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United States Department of Agriculture

Agricultural Research Service

Research Project: PRESERVATION AND QUALITY ASSESSMENT OF PLANT GENETIC RESOURCES

Location: Plant And Animal Genetic Resources Preservation Research Unit

Title: In vitro maintenance and cryopreservation of Plant Variety Protection vouchers germplasm of Solanum tuberosum cultivars

Authors
item Jenderek, Maria
item Ambruzs, Barbara
item Andre, Christina
item Laufman, Julie -
item Ellis, David

Submitted to: Meeting Abstract
Publication Type: Abstract Only
Publication Acceptance Date: February 16, 2010
Publication Date: June 6, 2010
Citation: Jenderek, M.M., Ambruzs, B.D., Andre, C.G., Laufman, J., Ellis, D.D. 2010. In vitro maintenance and cryopreservation of Plant Variety Protection vouchers germplasm of Solanum tuberosum cultivars. Meeting Abstract. 12th International Association for Plant Biotechnology, St. Louis, Missouri, June 6-11, 2010. pp. 101.

Interpretive Summary: The USDA-ARS, National Center for Genetic Resources Preservation maintains the voucher germplasm of Plant Variety Protection (PVP) potato (S. tuberosum) cultivars registered with the U.S. Plant Variety Protection Office. The potato cultivars are deposited at the Center as tissue culture and are maintained in vitro as shoots and tubers as well as in long-term liquid nitrogen tanks as shoot tips. Voucher potato germplasm at the Center remains the property of the PVP Office and is securely maintained and kept viable for the duration of the donor’s intellectual property rights. After expiration of the PVP, the potato genetic resources are publically released through the National Plant Germplasm System. The cryopreservation procedure has evolved over years. Currently, the droplet vitrification method developed by Haeng-Hoon et al. (2006) is the widest protocol used. In the early years of the program (2000 to 2001), the post cryo shoot viability ranged from 24.7% to 39.5%; however in later years, standards were changed so that minimum of 40% was required for an accession to be considered successfully cryopreserved at the Center. Procedural modifications are made for genotypes not responding to the established protocols. Since the year 2000, 94 PVP potato accessions have been successfully placed in long-term storage and 12 additional accessions are in different stages of the cryo procedure. The PVP cultivars originated from six different countries, however the most (>43%) of the cultivars came from the U.S. donors.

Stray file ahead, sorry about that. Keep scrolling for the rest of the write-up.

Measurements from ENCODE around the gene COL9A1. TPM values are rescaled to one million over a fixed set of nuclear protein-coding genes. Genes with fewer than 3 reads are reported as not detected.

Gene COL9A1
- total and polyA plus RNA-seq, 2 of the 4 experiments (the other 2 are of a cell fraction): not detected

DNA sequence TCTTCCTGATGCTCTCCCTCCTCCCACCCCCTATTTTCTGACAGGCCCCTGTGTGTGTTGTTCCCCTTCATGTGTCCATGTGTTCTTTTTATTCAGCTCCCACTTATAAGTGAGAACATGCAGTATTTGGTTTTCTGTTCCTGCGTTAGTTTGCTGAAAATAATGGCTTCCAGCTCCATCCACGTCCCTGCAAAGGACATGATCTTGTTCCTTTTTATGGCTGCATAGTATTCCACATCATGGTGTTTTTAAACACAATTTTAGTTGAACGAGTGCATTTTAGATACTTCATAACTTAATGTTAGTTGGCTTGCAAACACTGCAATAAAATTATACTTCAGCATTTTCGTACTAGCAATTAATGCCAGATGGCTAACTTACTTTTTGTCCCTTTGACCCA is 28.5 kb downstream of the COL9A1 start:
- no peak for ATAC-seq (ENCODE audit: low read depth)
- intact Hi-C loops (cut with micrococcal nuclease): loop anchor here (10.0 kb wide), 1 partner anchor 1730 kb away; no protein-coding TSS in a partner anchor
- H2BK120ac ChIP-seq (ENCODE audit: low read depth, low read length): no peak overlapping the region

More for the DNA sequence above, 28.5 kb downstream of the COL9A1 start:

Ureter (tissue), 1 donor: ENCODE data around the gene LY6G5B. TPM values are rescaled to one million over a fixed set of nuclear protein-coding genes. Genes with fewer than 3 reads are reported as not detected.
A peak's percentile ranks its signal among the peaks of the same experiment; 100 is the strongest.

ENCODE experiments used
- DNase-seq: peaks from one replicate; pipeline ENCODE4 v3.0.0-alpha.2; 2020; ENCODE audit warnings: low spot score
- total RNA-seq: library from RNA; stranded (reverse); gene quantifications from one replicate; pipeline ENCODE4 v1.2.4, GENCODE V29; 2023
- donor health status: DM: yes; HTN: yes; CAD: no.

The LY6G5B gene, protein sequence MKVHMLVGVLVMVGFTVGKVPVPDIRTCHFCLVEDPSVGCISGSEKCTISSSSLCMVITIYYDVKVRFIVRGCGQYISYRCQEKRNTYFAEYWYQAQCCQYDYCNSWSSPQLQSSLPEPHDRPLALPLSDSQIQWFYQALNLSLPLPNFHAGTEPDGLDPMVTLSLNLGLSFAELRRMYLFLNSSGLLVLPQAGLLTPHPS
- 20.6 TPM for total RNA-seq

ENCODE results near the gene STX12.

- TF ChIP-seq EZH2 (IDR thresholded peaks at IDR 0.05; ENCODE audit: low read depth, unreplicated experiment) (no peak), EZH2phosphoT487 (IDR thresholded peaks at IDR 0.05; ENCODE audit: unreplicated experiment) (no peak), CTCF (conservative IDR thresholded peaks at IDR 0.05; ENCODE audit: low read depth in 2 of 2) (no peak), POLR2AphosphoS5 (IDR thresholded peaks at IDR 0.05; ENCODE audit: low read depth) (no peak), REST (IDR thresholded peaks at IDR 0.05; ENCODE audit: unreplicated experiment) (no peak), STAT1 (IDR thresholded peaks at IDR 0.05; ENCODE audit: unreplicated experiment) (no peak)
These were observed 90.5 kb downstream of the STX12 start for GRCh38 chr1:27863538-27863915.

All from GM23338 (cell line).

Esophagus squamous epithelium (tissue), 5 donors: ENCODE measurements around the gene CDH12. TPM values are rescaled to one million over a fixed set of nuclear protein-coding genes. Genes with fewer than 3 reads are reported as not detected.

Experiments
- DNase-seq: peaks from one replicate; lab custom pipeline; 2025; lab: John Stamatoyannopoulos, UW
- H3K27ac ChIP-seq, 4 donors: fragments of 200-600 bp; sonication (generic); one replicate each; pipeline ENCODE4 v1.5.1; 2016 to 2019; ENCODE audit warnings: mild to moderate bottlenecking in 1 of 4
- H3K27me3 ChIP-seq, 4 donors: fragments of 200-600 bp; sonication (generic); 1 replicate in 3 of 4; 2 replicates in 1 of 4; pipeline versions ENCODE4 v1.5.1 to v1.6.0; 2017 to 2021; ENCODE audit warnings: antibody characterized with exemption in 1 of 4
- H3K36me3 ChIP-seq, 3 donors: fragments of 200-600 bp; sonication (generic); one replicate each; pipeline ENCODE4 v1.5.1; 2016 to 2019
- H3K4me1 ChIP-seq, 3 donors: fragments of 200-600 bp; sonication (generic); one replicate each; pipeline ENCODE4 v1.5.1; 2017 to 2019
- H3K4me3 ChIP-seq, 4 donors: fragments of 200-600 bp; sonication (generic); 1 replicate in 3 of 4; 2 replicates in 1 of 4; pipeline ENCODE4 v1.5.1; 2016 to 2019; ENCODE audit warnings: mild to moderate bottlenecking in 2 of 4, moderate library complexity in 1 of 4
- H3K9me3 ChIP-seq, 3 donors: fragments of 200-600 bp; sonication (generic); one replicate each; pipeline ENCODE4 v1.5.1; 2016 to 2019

Technical Abstract: The USDA-ARS, National Center for Genetic Resources Preservation maintains the voucher germplasm of Plant Variety Protection (PVP) potato (S. tuberosum) cultivars registered with the U.S. Plant Variety Protection Office. The potato cultivars are deposited at the Center as tissue culture and are maintained in vitro as shoots and tubers as well as in long-term liquid nitrogen tanks as shoot tips. Voucher potato germplasm at the Center remains the property of the PVP Office and is securely maintained and kept viable for the duration of the donor’s intellectual property rights. After expiration of the PVP, the potato genetic resources are publically released through the National Plant Germplasm System. The cryopreservation procedure has evolved over years. Currently, the droplet vitrification method developed by Haeng-Hoon et al. (2006) is the widest protocol used. In the early years of the program (2000 to 2001), the post cryo shoot viability ranged from 24.7% to 39.5%; however in later years, standards were changed so that minimum of 40% was required for an accession to be considered successfully cryopreserved at the Center. Procedural modifications are made for genotypes not responding to the established protocols. Since the year 2000, 94 PVP potato accessions have been successfully placed in long-term storage and 12 additional accessions are in different stages of the cryo procedure. The PVP cultivars originated from six different countries, however the most (>43%) of the cultivars came from the U.S. donors.

Last Modified: 9/23/2014
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